Likewise. I knew my climbing days were probably over when I did Agag's Groove with my son about 3 years ago and and one realised that going up very steep hills would probably kill me much more effectively than falling off them.


Aye .. the slog up to the waterslide slab is a bit of a puff! After that the scrambling is OK!

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Postby bilbo » Fri Aug 15, 2008 11:49 pm

I started climbing at the start of the Silly Sixties, barely in my teens, as a guest of the Lomonds CC. For a dozen years I made a nuisance of myself on rocky, sticky-up bits from Skye to Sella - then some damaged knee cartilage and a very scary/lucky retreat from an HVS stopped that.

Along the way, I'd stood on the end of the Cuillin Ridge, looked at the islands spread out below me to the southern horizon, and out on the horizon in the west ( yes, there WERE some of those days, when the earth was cooler and clearer than it seems to be now ) and vowed I'd come back through them one day in my own boat. And did.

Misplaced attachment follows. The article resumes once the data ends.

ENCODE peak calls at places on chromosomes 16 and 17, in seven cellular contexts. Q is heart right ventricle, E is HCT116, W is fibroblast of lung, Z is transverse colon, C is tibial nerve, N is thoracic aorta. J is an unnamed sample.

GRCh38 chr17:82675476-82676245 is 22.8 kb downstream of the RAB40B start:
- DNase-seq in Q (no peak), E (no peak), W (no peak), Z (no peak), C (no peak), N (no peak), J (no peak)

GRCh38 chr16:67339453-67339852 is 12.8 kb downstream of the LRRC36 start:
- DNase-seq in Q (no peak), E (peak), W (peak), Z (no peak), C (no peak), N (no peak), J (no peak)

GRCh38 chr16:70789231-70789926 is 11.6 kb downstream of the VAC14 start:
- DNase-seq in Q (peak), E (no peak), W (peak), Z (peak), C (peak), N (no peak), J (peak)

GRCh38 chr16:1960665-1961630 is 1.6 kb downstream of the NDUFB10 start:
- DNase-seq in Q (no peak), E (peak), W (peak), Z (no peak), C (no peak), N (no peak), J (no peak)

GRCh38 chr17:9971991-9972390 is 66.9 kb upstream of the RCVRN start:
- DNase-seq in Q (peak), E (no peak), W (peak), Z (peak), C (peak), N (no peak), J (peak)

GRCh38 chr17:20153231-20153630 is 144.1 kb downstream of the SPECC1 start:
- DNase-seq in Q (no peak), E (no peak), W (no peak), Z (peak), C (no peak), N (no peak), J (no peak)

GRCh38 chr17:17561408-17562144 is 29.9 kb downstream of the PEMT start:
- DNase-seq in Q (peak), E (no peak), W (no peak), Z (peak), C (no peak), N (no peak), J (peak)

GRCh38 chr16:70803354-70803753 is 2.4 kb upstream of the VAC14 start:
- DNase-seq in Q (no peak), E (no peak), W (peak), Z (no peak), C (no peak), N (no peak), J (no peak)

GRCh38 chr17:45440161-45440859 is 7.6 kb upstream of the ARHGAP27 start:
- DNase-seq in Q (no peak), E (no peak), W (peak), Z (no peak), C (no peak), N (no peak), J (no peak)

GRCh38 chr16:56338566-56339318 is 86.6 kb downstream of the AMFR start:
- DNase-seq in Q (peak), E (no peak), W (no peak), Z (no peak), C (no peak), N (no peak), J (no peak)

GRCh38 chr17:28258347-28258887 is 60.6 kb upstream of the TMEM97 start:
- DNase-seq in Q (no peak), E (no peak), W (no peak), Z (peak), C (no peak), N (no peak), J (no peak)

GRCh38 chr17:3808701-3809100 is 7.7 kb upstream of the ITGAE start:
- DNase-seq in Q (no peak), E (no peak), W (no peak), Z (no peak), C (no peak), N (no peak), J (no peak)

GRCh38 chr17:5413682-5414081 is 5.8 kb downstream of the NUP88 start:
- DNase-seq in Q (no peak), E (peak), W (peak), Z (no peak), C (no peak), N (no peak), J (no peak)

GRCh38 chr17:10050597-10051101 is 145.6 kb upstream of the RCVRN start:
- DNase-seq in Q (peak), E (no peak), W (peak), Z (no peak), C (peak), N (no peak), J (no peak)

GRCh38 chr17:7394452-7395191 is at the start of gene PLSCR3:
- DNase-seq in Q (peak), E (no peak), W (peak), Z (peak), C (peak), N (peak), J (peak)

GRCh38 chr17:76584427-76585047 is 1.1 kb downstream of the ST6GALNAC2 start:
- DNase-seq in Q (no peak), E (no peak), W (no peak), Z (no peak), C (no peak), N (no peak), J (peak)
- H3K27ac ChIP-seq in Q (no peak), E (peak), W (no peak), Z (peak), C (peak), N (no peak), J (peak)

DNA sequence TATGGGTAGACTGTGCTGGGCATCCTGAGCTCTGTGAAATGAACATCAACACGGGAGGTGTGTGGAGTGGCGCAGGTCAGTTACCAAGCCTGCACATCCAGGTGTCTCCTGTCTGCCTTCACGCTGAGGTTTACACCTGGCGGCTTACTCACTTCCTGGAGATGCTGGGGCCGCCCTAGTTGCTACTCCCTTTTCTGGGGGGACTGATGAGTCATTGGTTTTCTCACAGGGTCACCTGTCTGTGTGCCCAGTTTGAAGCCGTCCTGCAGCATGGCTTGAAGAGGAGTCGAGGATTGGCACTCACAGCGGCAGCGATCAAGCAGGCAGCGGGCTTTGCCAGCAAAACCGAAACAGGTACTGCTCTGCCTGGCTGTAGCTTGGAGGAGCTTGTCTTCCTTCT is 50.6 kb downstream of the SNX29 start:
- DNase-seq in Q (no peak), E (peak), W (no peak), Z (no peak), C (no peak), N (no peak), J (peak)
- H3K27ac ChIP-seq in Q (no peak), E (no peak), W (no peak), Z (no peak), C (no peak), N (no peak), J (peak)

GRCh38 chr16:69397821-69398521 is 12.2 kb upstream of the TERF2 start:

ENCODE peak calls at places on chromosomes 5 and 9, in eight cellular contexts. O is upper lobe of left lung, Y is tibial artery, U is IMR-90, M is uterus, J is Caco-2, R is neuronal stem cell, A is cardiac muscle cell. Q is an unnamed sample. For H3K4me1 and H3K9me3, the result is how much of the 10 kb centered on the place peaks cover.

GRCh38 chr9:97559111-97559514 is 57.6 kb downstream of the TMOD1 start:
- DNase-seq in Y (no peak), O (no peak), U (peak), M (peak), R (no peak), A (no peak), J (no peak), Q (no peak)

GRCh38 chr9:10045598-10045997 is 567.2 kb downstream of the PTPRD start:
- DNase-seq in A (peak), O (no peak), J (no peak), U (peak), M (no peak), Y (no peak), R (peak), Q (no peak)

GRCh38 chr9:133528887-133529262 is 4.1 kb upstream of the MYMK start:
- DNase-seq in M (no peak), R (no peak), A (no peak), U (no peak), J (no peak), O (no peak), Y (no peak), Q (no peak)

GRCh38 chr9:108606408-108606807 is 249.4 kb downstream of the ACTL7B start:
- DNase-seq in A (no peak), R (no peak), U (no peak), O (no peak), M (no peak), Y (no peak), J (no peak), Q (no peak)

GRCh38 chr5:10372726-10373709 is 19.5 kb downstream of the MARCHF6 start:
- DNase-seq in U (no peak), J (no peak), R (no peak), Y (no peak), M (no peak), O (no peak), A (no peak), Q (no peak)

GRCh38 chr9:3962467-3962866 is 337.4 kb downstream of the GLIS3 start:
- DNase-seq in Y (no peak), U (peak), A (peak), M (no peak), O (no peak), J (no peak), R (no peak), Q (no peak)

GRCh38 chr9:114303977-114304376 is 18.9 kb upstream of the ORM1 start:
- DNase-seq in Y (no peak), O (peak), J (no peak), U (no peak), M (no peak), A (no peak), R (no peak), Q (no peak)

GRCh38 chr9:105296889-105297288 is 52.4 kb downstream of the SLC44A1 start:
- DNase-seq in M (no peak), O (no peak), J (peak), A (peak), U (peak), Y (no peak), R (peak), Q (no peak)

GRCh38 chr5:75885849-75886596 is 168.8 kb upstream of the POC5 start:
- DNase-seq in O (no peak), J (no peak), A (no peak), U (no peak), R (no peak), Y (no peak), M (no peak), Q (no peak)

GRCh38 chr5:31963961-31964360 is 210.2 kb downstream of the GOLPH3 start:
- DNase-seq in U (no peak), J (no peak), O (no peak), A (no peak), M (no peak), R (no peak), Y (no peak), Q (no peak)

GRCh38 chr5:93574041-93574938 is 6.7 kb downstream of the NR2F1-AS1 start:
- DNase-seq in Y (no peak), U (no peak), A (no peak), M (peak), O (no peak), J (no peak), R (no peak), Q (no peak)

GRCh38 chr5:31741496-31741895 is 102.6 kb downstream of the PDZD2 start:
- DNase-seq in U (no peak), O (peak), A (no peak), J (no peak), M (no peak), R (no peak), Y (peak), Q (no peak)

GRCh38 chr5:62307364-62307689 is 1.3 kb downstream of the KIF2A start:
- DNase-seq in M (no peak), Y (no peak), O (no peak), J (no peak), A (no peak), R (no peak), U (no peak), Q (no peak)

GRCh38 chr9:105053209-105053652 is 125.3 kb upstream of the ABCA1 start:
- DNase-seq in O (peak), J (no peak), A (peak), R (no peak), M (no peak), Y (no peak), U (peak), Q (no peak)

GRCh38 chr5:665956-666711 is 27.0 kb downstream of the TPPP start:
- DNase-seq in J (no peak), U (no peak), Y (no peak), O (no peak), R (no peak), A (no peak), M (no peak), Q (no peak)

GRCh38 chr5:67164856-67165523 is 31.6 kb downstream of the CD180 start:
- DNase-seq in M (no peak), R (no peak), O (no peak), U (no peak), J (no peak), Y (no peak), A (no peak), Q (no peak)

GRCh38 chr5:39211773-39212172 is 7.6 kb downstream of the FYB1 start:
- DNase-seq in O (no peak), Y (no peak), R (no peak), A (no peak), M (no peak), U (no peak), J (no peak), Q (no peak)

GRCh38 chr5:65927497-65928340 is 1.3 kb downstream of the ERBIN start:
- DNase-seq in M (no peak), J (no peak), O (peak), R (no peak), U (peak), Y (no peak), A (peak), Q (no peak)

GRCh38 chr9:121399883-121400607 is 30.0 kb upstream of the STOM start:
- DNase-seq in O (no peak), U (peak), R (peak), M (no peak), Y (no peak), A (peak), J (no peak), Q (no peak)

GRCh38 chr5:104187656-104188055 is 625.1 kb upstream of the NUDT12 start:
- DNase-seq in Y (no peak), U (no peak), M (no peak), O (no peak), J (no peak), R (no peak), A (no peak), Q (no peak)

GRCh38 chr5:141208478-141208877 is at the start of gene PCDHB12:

After the bodged op on my knee, I took up sailing as a substitute - and it became the religion. Still, I reckon I could still get up Agag's - and Spartan Slab - and Cioch Direct. It'd be the getting off the hill again.....

Image

:oops:

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Postby jim.r » Sat Aug 16, 2008 8:29 am

The lure of the outdoors whether sea or mountain is very similar, here's a pho I took near Chamonix last year

Image

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bilbo
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Postby bilbo » Sat Aug 16, 2008 1:01 pm

I rather think you've got the edge, Jimi. That's superb!

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Postby Rowana » Sun Aug 17, 2008 10:56 am

jim.r wrote:
Windfinder wrote:
Rowana wrote:since my heart problems.


BANG!!!


Couldn't resist! ;-)



Think he said "heart problems" not " fart problems"


I'm afraid that I have some of those as well these days. I don't know if it's the pills that I'm on, but the ol' trouser trumpet gives out some serious loud blasts at times.

I suggest that If you ever see Rowana at sea, don't pass me downwind :!:
BLESSED ARE THOSE WHO ARE CRACKED,
FOR THEY ARE THE ONES WHO LET IN THE LIGHT